The British Army has received its first Swedish-made 155mm Archer artillery system, according to a recent service news release.
The new Archer howitzer arrived by ship at the Marchwood Military Port in Hampshire.
The British Army is buying Swedish-made 155mm artillery systems to plug a gap left by the supply of weapons donated to Ukraine.
“It is one of the fastest procurements of a complex system that’s ever been conducted through necessity.”
“We had an intolerable gap which needed to be closed, and we were fortunate our Swedish Allies had an opportunity for us to purchase some of the Archer artillery system. That meant we could move quickly, to seize the opportunity and buy the new capability.”
“In February I was given orders by the Army Headquarters to go after Archer and 48 days later we were on contract, thanks to a joint team that was established with Defence Equipment & Support (DE&S), our delivery agent.
“We worked collaboratively at some significant pace to achieve this acquisition in record time.”
The arrival of the first Archer on UK soil was almost six months to the day it was contracted and is the first to arrive of 14 guns which have been purchased for the Royal Artillery.
The purchase includes logistic support containers, an initial ammunition suite, a training package, and an initial support package.
DE&S which negotiates and manages defence contracts on behalf of the UK Armed Forces, will run tests and trials with the ARCHER Project Team. This is to ensure it is fully compliant with UK legislation and provide a smooth start into the Field Army.
The platform which offers new ways to fight will be fielded by 1 Deep Recce Strike (DRS) Brigade Combat Team. It will initially be housed within 19 Regiment Royal Artillery (The Scottish Gunners), at Larkhill, in Wiltshire, as a reference gun to facilitate the trial.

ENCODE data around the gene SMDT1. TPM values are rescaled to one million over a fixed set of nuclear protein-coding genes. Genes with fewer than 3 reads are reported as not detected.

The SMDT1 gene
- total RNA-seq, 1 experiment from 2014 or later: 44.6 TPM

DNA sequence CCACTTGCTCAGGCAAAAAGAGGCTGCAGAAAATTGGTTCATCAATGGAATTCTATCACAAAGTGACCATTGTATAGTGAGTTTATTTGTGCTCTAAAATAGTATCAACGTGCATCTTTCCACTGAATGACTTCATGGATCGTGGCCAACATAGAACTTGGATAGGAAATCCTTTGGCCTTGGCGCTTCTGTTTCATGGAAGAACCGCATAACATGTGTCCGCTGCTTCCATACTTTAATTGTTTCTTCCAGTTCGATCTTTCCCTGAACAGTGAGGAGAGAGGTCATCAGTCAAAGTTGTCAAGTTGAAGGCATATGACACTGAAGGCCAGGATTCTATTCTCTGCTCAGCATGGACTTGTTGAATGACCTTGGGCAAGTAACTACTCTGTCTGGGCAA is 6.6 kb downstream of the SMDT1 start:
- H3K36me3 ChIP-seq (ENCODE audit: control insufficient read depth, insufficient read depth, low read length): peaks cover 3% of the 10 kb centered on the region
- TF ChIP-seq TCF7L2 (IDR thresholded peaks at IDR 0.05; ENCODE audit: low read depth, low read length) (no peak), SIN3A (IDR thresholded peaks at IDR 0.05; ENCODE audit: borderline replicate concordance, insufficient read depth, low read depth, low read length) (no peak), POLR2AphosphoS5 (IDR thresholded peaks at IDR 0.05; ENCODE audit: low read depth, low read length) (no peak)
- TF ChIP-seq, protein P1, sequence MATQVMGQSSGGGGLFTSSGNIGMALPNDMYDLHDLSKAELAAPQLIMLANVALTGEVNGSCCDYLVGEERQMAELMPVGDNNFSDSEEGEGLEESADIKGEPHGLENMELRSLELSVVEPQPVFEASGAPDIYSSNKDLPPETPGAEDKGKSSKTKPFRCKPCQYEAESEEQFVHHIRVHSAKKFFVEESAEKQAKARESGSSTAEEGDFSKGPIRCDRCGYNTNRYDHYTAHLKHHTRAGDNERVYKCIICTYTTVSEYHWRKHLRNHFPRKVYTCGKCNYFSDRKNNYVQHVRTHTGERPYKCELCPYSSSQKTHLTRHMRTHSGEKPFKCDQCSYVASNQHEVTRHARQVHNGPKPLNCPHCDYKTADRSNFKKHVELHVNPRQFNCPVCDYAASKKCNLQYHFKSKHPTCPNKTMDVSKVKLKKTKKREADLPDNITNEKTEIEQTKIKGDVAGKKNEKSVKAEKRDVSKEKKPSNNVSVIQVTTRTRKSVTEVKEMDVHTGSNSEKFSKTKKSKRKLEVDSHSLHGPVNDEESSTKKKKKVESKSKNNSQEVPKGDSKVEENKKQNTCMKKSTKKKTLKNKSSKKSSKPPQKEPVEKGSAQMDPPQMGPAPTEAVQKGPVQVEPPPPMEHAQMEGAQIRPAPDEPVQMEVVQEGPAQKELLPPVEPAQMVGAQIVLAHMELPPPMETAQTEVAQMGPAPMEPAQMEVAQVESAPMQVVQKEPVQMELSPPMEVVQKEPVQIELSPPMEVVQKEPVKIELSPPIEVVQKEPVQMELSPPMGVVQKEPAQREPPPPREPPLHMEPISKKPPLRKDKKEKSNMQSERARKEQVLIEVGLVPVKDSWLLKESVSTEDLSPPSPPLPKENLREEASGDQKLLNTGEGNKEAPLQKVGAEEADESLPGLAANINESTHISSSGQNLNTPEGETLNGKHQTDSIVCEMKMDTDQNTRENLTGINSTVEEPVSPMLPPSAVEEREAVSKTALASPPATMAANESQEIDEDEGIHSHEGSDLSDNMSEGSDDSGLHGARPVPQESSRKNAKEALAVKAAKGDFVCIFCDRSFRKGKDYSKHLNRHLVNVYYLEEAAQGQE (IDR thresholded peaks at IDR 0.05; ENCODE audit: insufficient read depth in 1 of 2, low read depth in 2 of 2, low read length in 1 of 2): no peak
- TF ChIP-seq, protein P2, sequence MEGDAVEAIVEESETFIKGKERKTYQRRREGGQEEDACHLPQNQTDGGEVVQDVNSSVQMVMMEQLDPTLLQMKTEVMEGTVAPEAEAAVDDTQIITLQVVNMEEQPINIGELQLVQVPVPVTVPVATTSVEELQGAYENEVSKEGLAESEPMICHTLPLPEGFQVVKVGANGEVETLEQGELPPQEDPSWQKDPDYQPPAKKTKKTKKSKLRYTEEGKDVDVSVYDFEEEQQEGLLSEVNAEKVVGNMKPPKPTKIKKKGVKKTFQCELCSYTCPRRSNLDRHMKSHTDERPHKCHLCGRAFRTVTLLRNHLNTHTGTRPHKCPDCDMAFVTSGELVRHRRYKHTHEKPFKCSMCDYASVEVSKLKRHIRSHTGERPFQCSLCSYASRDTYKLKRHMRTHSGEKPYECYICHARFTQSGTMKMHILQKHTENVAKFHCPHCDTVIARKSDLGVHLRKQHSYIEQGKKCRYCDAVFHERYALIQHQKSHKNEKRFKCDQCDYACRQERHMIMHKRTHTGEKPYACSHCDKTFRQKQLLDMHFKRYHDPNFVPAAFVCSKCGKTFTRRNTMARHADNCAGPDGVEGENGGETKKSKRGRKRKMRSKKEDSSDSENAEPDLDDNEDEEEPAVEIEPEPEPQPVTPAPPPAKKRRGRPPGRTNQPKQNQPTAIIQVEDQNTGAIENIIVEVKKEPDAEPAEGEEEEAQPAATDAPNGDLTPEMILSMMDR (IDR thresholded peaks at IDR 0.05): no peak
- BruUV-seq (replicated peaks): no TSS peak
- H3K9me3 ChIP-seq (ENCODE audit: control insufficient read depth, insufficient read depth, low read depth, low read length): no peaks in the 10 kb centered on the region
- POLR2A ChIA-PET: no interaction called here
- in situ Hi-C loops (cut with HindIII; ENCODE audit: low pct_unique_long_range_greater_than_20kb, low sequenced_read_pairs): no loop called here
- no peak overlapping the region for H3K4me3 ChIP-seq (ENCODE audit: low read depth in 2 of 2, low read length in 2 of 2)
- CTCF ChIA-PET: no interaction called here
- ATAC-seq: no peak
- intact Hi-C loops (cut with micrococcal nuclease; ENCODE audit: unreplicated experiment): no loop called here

Designed and built by BAE Systems Bofors in Sweden, a further four will arrive in the UK by the end of the year and the balance by spring 2024.
Colonel Nasse explained:
“These will be undergoing trials and evaluation for approximately the next six months; artillery soldiers will start training on them from next spring and we will be firing them in the UK next summer.”
“They will be with the Field Army immediately after that first firing, so by next autumn they will be with the Field Army and used on operations as soon as possible.”
“As the project matures and the doctrine for operating develops, the systems may be reallocated elsewhere to maximise their effect on the battlefield.”
“We’ve procured 14 Archers because that was what was available at the time, we have an aspiration to buy another ten which will bring us up to a full regiment of capability.”
Colonel Nasse, concluded:
“The Archer is an interim solution until the delivery of Mobile Fires Platform Project at the end of the decade, a separate programme which is the replacement programme for the heavy artillery, this is not the replacement for the AS90.”